Did you know that the way you talk to your child can play a role in developing his or her brain? To maximise brain growth, you should engage your kids in conversation rather than throw a bunch of complex words at them, hoping that would expand their vocabulary.
According to a study by MIT cognitive scientists, back-and-forth conversation helps to boost language skills and brain development in children. Findings from MRI brain scans and a range of tests suggest that when an adult has a conversation with a child, the child’s brain changes. Hence, parents actually have substantial influence over their children’s brain development – all they have to do is engage in conversation.
“The important thing is not just to talk to your child, but to talk with your child. It’s not just about dumping language into your child’s brain, but to actually carry on a conversation with them,” says Rachel Romeo, a graduate student at Harvard and MIT and the lead author of the paper.
This discovery challenges what we currently know about development and language. A study that was conducted in 1995 reported that children who came from higher income families hear about 30 million more words by the time they turn 3, as compared to the kids from poorer families. As a result, this creates a “30-million-word gap” which authors of the study believe can significantly impact development.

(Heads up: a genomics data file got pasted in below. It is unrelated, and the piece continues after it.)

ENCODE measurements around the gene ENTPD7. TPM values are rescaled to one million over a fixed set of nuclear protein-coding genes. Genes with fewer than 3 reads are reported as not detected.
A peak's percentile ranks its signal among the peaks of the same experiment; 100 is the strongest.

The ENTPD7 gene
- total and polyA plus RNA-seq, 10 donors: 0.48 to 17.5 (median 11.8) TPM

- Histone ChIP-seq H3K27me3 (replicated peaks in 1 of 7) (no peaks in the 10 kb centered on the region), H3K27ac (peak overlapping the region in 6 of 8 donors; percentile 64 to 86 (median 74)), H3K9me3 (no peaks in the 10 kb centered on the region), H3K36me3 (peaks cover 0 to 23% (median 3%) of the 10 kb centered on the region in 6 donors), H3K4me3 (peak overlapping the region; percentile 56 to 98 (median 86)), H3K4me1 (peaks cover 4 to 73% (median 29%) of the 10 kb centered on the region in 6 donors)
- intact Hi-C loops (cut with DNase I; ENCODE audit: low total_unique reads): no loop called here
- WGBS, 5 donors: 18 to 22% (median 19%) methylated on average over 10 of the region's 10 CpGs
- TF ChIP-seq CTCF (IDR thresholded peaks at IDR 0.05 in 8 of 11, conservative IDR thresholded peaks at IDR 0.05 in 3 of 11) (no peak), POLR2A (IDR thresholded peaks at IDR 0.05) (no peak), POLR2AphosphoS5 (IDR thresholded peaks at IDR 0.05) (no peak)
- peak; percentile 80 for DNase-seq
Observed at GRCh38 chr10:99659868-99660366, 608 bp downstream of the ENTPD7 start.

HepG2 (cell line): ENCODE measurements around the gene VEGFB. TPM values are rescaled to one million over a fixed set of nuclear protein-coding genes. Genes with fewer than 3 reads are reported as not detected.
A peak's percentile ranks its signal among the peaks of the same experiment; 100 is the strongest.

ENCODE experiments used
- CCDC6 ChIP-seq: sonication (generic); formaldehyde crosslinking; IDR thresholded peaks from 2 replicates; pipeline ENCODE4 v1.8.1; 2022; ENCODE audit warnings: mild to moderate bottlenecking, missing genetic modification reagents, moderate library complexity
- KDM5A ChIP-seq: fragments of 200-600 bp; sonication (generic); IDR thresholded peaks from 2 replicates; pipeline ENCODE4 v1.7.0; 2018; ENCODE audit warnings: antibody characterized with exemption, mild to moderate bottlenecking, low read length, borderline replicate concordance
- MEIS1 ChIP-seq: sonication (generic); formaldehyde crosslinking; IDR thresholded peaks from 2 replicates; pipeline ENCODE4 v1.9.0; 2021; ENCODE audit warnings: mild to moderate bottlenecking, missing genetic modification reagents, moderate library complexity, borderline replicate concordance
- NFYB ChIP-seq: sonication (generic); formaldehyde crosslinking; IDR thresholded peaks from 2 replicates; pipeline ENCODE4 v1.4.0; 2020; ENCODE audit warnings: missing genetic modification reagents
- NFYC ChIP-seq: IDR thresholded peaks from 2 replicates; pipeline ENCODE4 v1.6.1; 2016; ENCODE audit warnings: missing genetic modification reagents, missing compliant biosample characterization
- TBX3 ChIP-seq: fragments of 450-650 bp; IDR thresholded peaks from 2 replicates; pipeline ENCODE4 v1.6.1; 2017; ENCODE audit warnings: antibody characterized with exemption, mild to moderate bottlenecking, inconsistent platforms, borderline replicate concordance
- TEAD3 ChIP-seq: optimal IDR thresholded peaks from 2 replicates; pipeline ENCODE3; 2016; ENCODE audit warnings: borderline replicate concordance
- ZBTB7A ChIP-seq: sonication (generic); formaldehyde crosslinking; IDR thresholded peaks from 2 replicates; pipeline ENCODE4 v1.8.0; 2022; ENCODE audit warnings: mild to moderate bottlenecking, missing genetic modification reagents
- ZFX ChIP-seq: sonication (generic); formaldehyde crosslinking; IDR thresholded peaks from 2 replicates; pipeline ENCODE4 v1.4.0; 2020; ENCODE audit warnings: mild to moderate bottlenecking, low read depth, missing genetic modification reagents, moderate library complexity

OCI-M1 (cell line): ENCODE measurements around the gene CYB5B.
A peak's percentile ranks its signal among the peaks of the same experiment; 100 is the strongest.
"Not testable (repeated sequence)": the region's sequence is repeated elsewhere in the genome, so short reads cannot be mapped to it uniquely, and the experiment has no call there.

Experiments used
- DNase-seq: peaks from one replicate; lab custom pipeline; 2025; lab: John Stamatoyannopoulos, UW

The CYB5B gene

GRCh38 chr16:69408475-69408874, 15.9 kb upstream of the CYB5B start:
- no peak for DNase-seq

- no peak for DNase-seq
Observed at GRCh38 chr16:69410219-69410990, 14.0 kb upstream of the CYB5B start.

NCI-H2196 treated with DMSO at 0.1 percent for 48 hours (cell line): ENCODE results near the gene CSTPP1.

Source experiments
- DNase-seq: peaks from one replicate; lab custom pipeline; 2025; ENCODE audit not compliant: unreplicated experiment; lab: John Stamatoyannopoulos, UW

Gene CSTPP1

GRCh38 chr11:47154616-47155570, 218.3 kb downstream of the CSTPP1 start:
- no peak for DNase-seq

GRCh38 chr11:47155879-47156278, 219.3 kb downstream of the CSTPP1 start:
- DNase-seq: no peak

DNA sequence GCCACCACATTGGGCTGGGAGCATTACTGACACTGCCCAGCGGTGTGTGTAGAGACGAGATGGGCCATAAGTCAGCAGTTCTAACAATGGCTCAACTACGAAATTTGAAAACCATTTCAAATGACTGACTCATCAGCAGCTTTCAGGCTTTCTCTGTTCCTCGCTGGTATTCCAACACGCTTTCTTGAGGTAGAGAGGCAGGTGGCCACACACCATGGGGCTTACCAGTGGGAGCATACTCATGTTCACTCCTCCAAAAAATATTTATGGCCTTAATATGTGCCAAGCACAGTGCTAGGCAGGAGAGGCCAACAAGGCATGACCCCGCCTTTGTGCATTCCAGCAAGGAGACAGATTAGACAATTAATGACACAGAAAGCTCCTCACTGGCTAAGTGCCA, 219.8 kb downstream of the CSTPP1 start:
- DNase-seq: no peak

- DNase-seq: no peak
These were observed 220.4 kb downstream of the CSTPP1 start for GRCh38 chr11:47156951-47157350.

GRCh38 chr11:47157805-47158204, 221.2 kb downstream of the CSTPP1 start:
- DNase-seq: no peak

Fortunately, the findings from MIT study applied to all children, regardless of education or household income. As holding a conversation involves more complex cognitive skills, besides just listening or talking, children can learn to understand what the other person is saying, so as to respond appropriately. Hence, making it very different from simply listening to educational apps or toys which are built to fill the word gap.
“The number of adult words didn’t seem to matter at all for the brain function. What mattered was the number of conversational turns,” Romeo said.
The study also noted that although children from wealthier backgrounds were exposed to more language, their counterparts from poorer but chatty families had similar language skills and brain activity to those from richer families. Hence, parents from all backgrounds should make it a point to engage with their kids – this includes interacting with babies via copying faces or making sounds back and forth.